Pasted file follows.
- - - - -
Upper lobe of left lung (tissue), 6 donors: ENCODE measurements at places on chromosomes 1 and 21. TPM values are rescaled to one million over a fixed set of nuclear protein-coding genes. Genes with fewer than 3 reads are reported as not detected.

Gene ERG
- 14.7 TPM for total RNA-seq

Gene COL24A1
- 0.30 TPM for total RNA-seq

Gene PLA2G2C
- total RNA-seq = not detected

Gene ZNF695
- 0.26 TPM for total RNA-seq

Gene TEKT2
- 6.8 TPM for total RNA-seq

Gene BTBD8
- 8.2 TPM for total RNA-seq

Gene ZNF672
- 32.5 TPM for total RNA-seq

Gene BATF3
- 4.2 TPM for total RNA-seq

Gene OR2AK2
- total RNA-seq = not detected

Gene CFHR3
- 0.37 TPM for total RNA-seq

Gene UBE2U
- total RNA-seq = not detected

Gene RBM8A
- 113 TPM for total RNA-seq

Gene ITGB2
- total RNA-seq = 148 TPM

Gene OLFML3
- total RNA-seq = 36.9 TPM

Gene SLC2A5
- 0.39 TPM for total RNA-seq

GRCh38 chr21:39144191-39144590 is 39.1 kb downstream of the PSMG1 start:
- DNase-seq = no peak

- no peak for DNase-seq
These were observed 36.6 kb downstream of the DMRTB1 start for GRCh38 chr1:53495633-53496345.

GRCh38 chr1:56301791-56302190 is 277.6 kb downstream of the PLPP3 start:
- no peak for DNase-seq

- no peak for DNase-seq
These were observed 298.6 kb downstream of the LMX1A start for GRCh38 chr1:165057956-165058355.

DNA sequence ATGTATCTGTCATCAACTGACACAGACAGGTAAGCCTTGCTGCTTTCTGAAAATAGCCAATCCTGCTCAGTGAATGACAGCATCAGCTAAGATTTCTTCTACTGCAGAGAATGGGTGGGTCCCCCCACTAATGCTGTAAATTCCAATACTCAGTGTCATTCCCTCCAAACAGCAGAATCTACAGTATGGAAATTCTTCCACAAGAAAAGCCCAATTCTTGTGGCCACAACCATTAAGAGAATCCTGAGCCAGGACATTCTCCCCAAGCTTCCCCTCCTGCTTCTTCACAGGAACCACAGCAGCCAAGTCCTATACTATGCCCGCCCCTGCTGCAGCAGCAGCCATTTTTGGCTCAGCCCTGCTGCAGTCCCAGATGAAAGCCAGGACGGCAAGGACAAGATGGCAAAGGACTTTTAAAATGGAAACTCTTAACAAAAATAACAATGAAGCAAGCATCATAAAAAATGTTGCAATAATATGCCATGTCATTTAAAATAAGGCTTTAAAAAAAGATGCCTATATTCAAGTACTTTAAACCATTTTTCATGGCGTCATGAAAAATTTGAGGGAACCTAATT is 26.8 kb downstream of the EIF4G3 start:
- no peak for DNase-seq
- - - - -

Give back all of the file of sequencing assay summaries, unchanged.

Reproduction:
Upper lobe of left lung (tissue), 6 donors: ENCODE measurements at places on chromosomes 1 and 21. TPM values are rescaled to one million over a fixed set of nuclear protein-coding genes. Genes with fewer than 3 reads are reported as not detected.

Gene ERG
- 14.7 TPM for total RNA-seq

Gene COL24A1
- 0.30 TPM for total RNA-seq

Gene PLA2G2C
- total RNA-seq = not detected

Gene ZNF695
- 0.26 TPM for total RNA-seq

Gene TEKT2
- 6.8 TPM for total RNA-seq

Gene BTBD8
- 8.2 TPM for total RNA-seq

Gene ZNF672
- 32.5 TPM for total RNA-seq

Gene BATF3
- 4.2 TPM for total RNA-seq

Gene OR2AK2
- total RNA-seq = not detected

Gene CFHR3
- 0.37 TPM for total RNA-seq

Gene UBE2U
- total RNA-seq = not detected

Gene RBM8A
- 113 TPM for total RNA-seq

Gene ITGB2
- total RNA-seq = 148 TPM

Gene OLFML3
- total RNA-seq = 36.9 TPM

Gene SLC2A5
- 0.39 TPM for total RNA-seq

GRCh38 chr21:39144191-39144590 is 39.1 kb downstream of the PSMG1 start:
- DNase-seq = no peak

- no peak for DNase-seq
These were observed 36.6 kb downstream of the DMRTB1 start for GRCh38 chr1:53495633-53496345.

GRCh38 chr1:56301791-56302190 is 277.6 kb downstream of the PLPP3 start:
- no peak for DNase-seq

- no peak for DNase-seq
These were observed 298.6 kb downstream of the LMX1A start for GRCh38 chr1:165057956-165058355.

DNA sequence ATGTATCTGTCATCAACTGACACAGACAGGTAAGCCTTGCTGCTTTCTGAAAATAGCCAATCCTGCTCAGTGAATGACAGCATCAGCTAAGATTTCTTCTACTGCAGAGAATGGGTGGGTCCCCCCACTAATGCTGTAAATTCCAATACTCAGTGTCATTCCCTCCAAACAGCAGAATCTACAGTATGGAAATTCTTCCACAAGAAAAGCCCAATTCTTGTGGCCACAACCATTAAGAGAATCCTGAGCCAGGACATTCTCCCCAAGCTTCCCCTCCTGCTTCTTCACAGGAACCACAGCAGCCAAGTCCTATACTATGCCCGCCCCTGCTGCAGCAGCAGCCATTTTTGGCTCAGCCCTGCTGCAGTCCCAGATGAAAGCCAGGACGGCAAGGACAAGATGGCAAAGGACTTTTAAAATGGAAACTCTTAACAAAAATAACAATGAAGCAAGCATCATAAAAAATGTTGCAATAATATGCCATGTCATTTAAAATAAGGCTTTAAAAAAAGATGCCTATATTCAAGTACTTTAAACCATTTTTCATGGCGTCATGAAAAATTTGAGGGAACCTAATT is 26.8 kb downstream of the EIF4G3 start:
- no peak for DNase-seq